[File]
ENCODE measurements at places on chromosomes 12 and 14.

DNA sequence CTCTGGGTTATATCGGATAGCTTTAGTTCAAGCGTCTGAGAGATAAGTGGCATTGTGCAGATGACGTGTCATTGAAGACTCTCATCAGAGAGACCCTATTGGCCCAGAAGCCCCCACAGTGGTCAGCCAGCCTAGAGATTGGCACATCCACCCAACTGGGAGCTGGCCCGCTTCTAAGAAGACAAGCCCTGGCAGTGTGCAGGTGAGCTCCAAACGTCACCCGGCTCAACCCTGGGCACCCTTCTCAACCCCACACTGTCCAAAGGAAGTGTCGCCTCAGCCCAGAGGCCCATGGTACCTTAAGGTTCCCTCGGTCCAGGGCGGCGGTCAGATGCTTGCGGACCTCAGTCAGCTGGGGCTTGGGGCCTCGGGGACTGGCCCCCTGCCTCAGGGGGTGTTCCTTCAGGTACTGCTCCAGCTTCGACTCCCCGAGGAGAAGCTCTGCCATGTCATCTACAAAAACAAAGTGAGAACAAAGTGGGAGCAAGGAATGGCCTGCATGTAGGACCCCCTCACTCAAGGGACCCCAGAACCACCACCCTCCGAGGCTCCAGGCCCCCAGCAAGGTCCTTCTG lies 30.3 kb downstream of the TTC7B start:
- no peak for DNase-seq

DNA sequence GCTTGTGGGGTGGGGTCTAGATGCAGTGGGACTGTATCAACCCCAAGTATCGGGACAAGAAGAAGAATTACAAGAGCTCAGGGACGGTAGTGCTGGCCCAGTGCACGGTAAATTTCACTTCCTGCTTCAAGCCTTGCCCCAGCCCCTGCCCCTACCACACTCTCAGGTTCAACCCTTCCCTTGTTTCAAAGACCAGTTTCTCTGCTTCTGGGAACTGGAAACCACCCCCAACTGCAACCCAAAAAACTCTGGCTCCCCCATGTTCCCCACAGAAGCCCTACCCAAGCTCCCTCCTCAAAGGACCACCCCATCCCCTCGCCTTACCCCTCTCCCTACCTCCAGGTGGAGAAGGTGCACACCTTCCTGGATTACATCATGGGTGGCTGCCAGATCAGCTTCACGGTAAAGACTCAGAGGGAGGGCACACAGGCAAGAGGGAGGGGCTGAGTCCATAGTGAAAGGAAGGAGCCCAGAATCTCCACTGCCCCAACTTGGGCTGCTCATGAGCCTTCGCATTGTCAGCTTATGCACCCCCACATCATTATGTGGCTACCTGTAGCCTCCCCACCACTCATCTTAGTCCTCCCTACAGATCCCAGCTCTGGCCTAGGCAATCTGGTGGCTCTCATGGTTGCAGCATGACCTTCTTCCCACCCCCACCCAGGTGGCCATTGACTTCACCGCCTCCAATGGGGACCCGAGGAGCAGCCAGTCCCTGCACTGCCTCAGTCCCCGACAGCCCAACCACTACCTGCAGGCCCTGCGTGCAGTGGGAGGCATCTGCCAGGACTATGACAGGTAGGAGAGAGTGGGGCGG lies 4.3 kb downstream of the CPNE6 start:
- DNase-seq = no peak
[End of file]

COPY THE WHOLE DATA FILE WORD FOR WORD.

ENCODE measurements at places on chromosomes 12 and 14.

DNA sequence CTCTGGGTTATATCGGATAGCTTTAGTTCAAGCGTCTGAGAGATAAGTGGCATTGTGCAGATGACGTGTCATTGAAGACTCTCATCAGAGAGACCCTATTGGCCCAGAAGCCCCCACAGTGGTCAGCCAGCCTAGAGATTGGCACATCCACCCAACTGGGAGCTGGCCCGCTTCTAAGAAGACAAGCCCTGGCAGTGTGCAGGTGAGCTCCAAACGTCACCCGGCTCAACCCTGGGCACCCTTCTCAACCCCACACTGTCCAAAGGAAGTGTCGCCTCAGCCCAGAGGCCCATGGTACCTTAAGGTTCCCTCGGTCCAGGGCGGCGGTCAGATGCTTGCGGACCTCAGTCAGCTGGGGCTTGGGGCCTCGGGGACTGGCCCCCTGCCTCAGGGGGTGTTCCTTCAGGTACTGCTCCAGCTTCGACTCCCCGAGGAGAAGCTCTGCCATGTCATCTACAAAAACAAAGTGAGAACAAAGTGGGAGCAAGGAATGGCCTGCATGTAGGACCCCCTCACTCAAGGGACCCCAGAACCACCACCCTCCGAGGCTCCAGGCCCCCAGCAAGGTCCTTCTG lies 30.3 kb downstream of the TTC7B start:
- no peak for DNase-seq

DNA sequence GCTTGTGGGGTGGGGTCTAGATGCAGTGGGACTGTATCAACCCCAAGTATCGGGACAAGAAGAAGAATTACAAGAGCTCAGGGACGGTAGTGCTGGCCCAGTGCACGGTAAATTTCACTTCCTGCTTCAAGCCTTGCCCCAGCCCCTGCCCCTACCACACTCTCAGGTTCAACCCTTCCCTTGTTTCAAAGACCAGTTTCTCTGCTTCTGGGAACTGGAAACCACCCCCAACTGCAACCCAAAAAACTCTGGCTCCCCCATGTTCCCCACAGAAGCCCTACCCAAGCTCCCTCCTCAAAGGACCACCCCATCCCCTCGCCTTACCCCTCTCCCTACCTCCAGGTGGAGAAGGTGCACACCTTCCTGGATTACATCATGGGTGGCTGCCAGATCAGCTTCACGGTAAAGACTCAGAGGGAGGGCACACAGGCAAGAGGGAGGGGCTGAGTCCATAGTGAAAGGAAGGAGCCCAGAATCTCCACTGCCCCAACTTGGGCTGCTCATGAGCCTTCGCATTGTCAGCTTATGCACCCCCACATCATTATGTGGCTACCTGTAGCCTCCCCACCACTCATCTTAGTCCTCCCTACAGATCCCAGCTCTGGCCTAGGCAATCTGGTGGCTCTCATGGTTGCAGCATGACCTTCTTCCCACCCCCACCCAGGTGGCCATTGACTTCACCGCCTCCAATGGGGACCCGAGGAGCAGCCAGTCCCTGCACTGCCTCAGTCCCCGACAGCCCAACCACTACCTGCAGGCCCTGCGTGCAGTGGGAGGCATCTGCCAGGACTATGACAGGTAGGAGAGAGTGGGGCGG lies 4.3 kb downstream of the CPNE6 start:
- DNase-seq = no peak